This year I've had a hard time identifying my favorite ALAN moment. What to choose--the dozens of books happily stacked and waiting to be signed? The chat with Sarah Porter about her newest project, Vassa in the Night? Meeting David Levithan to tell him about my favorite scene from Two Boys Kissing? My chance to tell Brendan Kiely and Jason Reynolds that if I had to choose just one book to start the year, it would be All American Boys? A.S. King's kick-butt keynote? While each of these moments was special, my hands-down highlight was a conversation with Laurie Halse Anderson. She shared some fabulous teaching tools for her Seeds of America series and then graciously agreed to continue our conversation at the KSU Conference on Literature for Children and Young Adults, where she will deliver the keynote. I am grateful for the many opportunities to talk to these authors in real life, and now I'm hooked. I can't wait for KSU and ALAN 2017. (whole-group photo credit to Bryan Gillis)
Going into my first ALAN conference the only thing I knew for sure was that I would get books and hear authors speak. I was not prepared for how inspired I would be by the authors and the educators in the room, nor how full my teacher heart would be as I taped up and shipped boxes of books back to my school ready to be read by my eager students. The graciousness of the authors willing to sign and take pictures was definitely at the top of my highlights, but their words are what I carried back through the sky to Michigan with me. A.S. King, Jason Reynolds, and Matt de la Peña, Sarah Zarr, Laurie Halse Anderson, and more reaffirmed how important just the right book is to teens--how important those books are as a mirror for students to see themselves as well as a path to empathy as they experience via characters feelings they would never encounter otherwise. This was my first ALAN conference, but I am confident I will attend many more.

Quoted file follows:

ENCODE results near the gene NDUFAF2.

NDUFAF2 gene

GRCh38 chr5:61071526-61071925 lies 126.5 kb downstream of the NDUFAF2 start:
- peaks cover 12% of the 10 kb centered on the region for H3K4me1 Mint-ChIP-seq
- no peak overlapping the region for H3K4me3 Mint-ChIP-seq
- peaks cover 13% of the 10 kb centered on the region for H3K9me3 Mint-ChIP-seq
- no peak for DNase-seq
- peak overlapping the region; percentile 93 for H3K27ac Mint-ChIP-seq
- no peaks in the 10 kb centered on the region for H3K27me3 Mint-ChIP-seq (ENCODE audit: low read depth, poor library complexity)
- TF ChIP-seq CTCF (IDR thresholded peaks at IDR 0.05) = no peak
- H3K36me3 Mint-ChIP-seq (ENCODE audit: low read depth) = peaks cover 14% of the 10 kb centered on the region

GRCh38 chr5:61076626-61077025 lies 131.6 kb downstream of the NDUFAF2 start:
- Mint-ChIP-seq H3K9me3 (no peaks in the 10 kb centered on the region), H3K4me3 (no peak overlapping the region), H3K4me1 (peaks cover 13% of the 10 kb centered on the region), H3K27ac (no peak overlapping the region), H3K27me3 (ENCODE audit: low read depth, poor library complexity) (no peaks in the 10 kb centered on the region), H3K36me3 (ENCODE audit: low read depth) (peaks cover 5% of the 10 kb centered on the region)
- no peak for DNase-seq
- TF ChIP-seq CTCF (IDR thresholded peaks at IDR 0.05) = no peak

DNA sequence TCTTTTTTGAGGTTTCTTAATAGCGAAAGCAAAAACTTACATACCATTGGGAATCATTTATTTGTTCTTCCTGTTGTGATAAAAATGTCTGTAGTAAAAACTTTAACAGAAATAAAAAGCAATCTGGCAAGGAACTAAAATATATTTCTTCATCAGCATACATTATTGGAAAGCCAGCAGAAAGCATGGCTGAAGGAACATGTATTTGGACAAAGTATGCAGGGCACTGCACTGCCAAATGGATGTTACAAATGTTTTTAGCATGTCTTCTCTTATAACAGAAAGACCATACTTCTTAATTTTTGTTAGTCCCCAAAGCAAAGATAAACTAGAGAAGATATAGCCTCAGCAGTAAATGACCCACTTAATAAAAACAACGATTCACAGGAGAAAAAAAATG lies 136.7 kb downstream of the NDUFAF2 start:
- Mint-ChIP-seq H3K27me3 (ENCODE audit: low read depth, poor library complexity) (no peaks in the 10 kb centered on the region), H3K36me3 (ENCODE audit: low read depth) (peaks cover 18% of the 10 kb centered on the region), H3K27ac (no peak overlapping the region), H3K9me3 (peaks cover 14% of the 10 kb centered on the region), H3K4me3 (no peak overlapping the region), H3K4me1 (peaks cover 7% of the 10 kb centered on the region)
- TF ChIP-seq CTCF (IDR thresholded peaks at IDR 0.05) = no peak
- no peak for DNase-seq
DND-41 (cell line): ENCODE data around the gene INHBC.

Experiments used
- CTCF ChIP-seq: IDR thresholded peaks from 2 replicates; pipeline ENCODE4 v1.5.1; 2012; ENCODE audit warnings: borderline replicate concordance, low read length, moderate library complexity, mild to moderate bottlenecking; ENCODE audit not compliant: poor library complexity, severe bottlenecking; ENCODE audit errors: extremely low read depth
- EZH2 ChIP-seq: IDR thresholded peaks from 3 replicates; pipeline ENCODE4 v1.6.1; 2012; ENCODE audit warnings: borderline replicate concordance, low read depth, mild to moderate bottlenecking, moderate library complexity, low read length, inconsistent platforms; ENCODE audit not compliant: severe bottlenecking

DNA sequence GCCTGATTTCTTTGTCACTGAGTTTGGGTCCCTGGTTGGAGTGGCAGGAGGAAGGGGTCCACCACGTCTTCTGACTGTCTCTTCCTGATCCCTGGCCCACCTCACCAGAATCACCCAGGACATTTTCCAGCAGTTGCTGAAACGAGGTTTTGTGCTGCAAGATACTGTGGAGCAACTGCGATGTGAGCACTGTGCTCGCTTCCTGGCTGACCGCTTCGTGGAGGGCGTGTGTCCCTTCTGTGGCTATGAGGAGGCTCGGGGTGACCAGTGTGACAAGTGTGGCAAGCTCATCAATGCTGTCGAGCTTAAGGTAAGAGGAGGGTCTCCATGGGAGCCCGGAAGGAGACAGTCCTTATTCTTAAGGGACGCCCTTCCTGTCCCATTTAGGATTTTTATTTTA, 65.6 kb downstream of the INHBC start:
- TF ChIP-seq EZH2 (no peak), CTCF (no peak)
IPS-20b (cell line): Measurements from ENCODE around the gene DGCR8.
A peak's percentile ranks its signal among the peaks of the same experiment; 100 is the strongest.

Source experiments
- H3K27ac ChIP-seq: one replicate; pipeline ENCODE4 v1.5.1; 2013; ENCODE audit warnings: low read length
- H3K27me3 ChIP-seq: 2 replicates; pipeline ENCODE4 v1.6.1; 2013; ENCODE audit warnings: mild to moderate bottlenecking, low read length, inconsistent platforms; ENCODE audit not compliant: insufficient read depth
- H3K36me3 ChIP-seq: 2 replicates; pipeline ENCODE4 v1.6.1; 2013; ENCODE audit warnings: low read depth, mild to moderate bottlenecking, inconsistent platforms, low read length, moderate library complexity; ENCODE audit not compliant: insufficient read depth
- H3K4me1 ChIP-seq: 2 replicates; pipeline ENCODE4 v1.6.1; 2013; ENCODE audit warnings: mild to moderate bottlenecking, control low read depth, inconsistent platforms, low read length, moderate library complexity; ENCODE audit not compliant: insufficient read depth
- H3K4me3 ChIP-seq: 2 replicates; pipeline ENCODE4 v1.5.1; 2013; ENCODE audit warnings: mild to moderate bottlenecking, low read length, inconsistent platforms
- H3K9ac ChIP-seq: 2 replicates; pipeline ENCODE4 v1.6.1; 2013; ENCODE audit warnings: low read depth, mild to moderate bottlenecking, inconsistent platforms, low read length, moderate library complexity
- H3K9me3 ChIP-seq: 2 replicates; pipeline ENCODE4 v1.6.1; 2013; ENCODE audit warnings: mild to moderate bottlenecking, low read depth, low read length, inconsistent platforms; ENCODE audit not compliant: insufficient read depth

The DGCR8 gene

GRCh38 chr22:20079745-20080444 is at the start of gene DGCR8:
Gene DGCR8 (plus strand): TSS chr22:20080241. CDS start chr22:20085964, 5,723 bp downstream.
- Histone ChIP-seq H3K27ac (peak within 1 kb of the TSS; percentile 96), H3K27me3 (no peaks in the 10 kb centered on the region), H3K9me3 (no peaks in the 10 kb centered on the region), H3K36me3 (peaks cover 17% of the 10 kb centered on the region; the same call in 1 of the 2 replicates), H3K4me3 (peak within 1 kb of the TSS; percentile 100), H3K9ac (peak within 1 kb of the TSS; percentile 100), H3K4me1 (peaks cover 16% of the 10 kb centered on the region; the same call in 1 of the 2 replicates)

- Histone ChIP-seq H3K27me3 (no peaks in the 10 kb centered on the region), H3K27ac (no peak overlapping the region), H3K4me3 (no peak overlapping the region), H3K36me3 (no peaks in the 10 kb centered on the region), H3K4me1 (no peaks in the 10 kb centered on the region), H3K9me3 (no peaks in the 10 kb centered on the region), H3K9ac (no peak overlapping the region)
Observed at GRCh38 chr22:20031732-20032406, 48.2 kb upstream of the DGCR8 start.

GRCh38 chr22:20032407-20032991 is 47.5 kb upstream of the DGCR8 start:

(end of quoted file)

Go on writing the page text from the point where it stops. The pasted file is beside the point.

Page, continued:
I promised the students in my Young Adult Literature course a report on the ALAN Workshop. I’ll focus on the authors and topics we have studied during the semester. Here are a few of the highlights I’ll include:
-As Sy Montgomery was signing a copy of The Great White Shark Scientist, I told her we had read and loved The Soul of an Octopus. She told me I made her day!
-A.S. King told us that we should care about the “Common Core of Compassion,” and write that into every lesson. I intend to.
-Several authors, including Neal Shusterman, talked about mental illnesses—their own, those of their loved ones, those of their characters. They helped us problematize the concepts of normal and abnormal and disability; they urged us to empathize with others and promote the emotional well-being of our students. Over and over again, authors talked about books saving lives—literally.
-Political and ethical issues came up repeatedly and intertwined. My class has investigated YA literature using a morality lens. I will introduce Patricia McCormick’s The Plot to Kill Hitler: Dietrich Bonhoeffer: Pastor, Spy, Unlikely Hero, and invite students to participate in an online discussion club during our January break to continue our exploration and stay bonded.
-And speaking of bonding, I will end my report to my students by sharing my memories of the remarks made by Jason Reynolds and Brendan Kiely as they accepted the Amelia Elizabeth Walden Award, as well as the picture I hope will stay in my mind forever of them, standing with their arms around each other, as Jason asked us to look at them, to really see what friendship looks like.